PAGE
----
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CHAPTER V: THE PRINCIPLES OF COOPERATIVE ACTION.

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    • Abstract:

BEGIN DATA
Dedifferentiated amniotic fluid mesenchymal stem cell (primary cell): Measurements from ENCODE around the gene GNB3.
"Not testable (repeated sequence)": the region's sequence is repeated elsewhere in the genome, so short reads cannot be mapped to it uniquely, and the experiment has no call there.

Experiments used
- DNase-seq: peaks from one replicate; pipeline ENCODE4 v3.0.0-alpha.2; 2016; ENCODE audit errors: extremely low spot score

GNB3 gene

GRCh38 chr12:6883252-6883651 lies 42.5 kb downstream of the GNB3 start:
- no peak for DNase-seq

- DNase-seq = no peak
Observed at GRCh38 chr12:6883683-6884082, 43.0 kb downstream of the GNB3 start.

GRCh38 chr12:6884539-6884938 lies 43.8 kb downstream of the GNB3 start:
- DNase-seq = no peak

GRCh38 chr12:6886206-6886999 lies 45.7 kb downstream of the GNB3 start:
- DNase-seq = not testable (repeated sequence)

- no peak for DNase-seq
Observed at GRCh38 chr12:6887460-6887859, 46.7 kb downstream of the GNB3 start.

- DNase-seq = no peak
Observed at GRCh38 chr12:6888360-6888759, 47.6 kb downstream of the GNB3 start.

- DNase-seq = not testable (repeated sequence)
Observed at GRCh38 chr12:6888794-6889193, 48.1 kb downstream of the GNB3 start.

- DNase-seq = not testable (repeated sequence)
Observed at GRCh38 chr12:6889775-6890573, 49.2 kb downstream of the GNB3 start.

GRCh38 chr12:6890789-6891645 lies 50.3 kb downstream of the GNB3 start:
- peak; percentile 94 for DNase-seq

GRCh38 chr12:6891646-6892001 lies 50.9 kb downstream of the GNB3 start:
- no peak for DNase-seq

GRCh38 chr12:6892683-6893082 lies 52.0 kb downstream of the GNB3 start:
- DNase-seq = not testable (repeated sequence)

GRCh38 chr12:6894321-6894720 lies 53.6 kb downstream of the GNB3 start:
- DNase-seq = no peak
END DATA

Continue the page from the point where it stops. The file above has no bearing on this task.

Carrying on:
This chapter of the book "The Functions of the Executive," by Chester I. Barnard (1938), illustrates the idea that there are no coöperative systems in which physical, biological, personal, and social elements or factors are not all present. Barnard provides four illustrations of this fact, which will also illustrate a number of the propositions presented in previous chapters, in the settings of concrete coöperative situations. According to Barnard, the significance of the illustrations lies in their application to four topics: (1) the nature of the joint limitations on coöperation "imposed" by physical, biological, and social factors; (2) the processes of overcoming those limitations in purposive conduct; (3) their bearing on effectiveness of coöperative effort; and (4) their bearing on the efficiency of coöperative effort. Barnard concludes the chapter by summarizing the most essential ideas derived from Part I of this book, which are the fundamental assumptions of the exposition of theory and the analysis of practice illustrated in the chapters to follow.